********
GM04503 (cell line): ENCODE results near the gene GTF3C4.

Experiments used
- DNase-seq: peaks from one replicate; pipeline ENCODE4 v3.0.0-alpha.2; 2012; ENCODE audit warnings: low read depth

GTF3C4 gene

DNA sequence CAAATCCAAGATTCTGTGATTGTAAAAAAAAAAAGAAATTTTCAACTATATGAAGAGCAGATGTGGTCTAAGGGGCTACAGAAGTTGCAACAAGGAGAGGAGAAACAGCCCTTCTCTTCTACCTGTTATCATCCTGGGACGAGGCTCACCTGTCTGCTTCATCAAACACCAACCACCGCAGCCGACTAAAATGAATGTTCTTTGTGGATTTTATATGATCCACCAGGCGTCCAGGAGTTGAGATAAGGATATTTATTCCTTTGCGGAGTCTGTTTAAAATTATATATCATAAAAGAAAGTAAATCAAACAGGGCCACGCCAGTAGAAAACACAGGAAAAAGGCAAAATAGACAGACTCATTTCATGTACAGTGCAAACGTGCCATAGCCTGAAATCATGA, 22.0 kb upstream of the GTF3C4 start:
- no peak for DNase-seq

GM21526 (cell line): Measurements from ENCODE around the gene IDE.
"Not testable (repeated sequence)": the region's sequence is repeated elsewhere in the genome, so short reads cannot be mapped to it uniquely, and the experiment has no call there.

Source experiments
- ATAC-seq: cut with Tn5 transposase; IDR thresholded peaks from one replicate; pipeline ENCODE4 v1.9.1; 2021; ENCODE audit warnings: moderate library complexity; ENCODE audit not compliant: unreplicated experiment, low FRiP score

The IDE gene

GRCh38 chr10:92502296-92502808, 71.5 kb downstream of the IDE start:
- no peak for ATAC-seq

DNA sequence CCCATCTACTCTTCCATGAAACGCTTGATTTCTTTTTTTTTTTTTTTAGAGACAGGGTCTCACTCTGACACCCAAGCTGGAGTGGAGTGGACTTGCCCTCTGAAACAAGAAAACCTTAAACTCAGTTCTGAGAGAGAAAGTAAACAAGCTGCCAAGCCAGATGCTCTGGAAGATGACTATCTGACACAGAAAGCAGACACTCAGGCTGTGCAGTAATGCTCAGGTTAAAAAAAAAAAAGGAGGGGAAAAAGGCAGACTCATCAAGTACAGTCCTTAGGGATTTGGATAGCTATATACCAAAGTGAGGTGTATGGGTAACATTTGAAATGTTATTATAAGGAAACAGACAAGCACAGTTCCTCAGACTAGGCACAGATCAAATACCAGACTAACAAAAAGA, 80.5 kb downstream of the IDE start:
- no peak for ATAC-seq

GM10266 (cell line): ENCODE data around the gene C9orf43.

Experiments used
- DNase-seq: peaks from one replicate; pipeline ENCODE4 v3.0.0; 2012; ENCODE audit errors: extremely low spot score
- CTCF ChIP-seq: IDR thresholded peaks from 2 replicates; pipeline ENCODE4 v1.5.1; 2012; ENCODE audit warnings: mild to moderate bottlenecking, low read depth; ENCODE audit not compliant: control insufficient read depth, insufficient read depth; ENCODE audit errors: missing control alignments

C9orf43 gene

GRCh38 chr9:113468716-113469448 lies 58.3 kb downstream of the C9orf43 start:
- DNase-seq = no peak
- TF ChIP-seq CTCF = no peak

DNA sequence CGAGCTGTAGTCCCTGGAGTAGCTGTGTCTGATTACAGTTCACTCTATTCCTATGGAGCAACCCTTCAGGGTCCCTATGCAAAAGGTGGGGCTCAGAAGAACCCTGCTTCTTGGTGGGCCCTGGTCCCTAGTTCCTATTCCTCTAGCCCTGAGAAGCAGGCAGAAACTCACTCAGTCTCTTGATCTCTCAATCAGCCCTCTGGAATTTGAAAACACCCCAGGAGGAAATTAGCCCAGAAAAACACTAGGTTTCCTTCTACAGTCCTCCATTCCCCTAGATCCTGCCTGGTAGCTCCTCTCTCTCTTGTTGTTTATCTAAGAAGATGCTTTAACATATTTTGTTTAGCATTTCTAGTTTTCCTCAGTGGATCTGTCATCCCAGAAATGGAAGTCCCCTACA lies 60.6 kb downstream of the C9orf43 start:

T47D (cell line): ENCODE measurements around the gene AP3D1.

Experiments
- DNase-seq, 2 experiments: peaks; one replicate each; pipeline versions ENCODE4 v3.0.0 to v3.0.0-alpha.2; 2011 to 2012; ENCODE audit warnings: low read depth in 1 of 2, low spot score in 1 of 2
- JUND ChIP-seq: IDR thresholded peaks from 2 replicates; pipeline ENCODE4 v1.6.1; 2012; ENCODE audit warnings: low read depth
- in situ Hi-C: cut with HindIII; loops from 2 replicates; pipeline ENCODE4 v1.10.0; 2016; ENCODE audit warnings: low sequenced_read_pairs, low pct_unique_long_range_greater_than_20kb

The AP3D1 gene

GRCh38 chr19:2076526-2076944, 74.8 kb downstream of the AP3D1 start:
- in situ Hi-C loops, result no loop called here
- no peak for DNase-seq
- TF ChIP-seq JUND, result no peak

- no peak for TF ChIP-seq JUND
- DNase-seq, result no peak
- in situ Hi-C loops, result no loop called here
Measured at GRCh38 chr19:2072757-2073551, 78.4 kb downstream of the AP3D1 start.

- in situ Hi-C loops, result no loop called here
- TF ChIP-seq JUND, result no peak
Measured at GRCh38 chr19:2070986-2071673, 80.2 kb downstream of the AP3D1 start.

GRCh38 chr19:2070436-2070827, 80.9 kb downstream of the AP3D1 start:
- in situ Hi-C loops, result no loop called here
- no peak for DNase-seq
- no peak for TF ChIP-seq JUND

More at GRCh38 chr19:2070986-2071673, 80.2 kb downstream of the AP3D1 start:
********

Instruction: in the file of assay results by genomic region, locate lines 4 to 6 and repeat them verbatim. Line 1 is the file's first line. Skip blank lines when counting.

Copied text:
GTF3C4 gene

DNA sequence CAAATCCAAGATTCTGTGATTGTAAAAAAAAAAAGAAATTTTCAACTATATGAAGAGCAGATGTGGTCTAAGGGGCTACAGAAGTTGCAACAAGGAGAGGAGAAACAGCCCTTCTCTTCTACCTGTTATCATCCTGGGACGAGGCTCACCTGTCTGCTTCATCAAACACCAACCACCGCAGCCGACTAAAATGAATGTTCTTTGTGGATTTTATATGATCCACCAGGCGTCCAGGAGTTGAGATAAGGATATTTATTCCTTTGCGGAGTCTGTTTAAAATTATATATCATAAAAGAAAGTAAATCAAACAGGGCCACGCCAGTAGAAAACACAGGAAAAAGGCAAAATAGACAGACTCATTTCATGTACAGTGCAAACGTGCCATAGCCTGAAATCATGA, 22.0 kb upstream of the GTF3C4 start:
- no peak for DNase-seq